According to the study of U.K. Web users' attitudes on online security (PDF), which was conducted by One Poll and sponsored by security company Faronics, many end users would still share confidential information with people they didn’t know.
Almost a third (32 percent) stated they would send a password, bank account number, or their mother’s maiden name via email or a social networking website.
Respondents were particularly trusting of LinkedIn, with 33 percent of site users admitting they have accepted connection requests from people they do not know. This compares to just 15 percent of Facebook users. Likewise, while 46 percent of Facebook users have customized their privacy settings, just 20 percent of those on LinkedIn have controlled who can view the information on their profiles.
Many people still do not believe they are a target for cybercriminals, according to the study. More than half (51 percent) said they are not at risk of cyberfraud, and 28 percent believe there is no value in the information posted on their social networking pages. Thirteen percent would be happy to send a password to complete strangers online if the request looked genuine. Only 21 percent have heard of spear-phishing.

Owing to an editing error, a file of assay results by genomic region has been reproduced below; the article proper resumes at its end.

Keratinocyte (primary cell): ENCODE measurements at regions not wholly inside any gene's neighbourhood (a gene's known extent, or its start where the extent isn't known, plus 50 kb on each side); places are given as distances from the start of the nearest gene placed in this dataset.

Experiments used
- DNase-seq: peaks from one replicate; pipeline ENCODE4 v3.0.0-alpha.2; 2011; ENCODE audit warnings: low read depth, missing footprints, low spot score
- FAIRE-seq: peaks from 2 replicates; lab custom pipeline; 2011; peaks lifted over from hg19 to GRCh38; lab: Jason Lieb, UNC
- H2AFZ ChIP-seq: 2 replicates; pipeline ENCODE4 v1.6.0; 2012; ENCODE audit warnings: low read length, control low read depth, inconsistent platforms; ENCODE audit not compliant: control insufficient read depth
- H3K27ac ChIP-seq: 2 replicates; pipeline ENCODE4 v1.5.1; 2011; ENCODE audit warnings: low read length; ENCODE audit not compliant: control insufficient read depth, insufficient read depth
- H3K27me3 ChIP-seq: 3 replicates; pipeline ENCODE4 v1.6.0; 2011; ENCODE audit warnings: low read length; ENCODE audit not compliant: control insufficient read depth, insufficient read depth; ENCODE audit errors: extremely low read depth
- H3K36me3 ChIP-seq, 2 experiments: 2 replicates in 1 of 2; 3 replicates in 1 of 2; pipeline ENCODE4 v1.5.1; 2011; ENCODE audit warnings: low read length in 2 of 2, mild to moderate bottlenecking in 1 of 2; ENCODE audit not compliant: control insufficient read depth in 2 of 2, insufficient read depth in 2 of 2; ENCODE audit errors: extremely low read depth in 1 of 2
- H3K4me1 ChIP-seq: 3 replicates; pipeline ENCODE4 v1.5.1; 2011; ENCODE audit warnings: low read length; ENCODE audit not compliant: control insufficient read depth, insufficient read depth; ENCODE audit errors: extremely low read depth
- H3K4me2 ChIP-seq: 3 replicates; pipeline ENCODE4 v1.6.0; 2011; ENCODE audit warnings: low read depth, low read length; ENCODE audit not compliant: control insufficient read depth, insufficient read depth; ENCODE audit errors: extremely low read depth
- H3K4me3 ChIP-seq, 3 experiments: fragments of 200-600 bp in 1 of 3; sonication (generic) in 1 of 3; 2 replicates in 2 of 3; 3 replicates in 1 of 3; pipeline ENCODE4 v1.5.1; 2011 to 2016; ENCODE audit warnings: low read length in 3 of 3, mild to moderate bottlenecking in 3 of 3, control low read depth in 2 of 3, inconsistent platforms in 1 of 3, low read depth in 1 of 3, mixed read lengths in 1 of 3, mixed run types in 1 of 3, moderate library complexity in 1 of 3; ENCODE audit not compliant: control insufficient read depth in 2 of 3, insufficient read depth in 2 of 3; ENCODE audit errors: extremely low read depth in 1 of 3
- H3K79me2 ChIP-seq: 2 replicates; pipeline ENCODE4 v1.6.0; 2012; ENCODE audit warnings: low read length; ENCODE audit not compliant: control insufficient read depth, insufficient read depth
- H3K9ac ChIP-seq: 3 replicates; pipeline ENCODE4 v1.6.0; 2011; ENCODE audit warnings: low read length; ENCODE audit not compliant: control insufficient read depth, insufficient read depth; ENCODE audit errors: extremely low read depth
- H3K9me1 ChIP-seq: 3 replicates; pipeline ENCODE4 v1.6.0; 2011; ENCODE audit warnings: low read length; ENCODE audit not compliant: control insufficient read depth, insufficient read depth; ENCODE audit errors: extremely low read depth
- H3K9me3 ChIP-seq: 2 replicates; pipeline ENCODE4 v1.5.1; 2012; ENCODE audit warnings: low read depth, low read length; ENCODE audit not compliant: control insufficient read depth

"While the risk of identity theft and other cyberthreats is relatively well known, many users still seem to be in complete denial that it could happen to them," said Bimal Parmar, vice president of marketing at Faronics.
Sixty percent of all respondents stated they would be willing to open an unsolicited email attachment if it looked relevant, interesting, or appeared to be in response to an action they had taken. Just 24 percent of U.K. organizations say they have specific policies, training, and/or safe computing measures in place to prevent an employee from falling victim to spear-phishing and other email scams.
A fifth of survey respondents still believe that a good PC security package will solely protect them from fraud.
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